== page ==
These are interesting times, for the media

The day it was announced that Donald Trump had triumphed over Hillary Clinton, a lesson went almost unnoticed. In this part of the world.

Somewhere else, somebody might have picked it up but for most of my friends -- expressing themselves on the social media -- this lesson was not really noted. Nobody, at least from the people I know, made a comment on it.

All that people were being bothered with was how much a Nigerian televangelist lied in his prediction, how much they had been right all along that Trump would pull a surprise, how much the world was slowly growing cold.

Yet for people like me who like the media, I decided to observe something: the shifting trends in the power and influence of the media.

It is undeniable that Trump was a least favourite of the traditional media. Apparently, while his contender got a ringing 200 endorsements from the traditional media, Trump had only gotten 20 from not-so-influential media.

It would have had been a last nail on Trump's political coffin. Yet as we all know, it never was.

It is a situation that should prompt those who like the media, like me, to ask why.

The answer eventually is not far: social media.

Trump did not only build his campaign on controversy, he also built it on the Social Media.

One day, in my sojourns on the cyberspace, I decided to visit the Facebook pages of the two rival candidates. I started with the number of people who liked the pages. While Trump's numbers were soaring on the social media, Hillary's were abysmal -- only relaxing in the comfort of being better than Trump's media endorsements.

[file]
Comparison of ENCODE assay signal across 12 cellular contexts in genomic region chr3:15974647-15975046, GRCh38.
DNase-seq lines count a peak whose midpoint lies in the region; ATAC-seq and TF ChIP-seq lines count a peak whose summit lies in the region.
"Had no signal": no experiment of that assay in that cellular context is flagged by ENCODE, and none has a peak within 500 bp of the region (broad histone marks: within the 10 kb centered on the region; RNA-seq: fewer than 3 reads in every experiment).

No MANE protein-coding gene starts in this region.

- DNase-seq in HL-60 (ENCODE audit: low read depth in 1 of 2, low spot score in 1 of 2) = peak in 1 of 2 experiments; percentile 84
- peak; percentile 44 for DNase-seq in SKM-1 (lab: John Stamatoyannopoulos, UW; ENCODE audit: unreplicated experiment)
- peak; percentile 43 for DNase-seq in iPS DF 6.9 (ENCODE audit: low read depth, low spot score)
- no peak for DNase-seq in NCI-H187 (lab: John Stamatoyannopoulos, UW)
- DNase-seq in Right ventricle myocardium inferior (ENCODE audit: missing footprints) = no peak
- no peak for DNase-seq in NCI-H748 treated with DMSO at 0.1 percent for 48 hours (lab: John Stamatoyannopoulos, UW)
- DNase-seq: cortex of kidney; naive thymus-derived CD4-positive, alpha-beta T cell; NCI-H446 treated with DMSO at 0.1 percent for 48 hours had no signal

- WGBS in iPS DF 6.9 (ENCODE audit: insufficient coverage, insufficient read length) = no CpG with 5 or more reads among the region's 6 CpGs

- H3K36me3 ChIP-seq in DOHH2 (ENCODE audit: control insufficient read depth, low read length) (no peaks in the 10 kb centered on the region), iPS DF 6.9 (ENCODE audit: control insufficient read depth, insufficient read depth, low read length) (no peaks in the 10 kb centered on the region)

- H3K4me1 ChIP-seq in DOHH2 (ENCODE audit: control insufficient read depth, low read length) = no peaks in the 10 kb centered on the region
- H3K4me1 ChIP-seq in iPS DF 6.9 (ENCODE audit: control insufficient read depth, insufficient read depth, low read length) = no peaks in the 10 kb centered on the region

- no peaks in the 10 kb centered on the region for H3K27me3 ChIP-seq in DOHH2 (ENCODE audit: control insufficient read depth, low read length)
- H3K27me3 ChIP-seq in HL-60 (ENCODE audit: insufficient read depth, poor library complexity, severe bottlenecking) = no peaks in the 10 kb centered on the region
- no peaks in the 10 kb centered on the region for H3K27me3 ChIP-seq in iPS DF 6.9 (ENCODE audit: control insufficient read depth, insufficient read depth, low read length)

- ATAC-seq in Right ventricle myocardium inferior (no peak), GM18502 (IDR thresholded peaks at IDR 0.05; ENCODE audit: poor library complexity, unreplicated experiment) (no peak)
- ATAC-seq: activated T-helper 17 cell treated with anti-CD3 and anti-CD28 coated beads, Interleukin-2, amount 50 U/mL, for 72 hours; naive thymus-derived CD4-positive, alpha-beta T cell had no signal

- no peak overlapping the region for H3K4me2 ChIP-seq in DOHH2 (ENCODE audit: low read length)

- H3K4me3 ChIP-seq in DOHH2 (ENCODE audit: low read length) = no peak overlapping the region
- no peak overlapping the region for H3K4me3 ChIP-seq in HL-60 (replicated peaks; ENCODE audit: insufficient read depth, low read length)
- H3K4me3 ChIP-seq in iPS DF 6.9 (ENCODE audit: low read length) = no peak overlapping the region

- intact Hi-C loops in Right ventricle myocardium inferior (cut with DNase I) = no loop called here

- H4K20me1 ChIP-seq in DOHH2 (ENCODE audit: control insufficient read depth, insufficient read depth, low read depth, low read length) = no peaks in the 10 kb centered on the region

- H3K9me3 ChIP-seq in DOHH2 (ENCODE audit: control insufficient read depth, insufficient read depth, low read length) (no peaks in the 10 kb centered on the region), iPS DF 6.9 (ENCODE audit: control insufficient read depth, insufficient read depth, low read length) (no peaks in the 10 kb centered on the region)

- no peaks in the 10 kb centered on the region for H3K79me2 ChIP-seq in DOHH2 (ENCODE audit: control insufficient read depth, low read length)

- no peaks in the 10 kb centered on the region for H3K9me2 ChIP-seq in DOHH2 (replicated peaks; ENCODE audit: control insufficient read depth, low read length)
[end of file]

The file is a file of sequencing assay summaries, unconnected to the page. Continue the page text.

It was not really an anomaly. Trump's Facebook page looked lively, Hillary's...well...not really dead...but not inspiring either. There was engagement on Trump's page, active and brutal engagement. There was a kind of civil nuanced engagement on the one for Hillary.

On Trump's page, you would not comment negatively and get away with it. On Hillary's, the first comments that welcomed you -- floating above all the others owing to their being liked by a majority -- were crucifying Hillary. And this was not about censorship on Trump's page. It was about having a people who believed in his course and knew how to make use of the modern space for engagement: the social media.

Trump himself was the god of Twitter, fueling jokes that were he to win -- which most of the jokers really felt was impossible -- he would be throwing orders and leading from Twitter. And there was hardly a dull moment in his Tweets. It was either controversy or...another controversy. But never dull. He must have known that controversy sells. It sold for him.

It is interesting really, if one looks at it closely. How the social media has started giving power to people and eventually relegating the traditional media to a footnote of relevance.  

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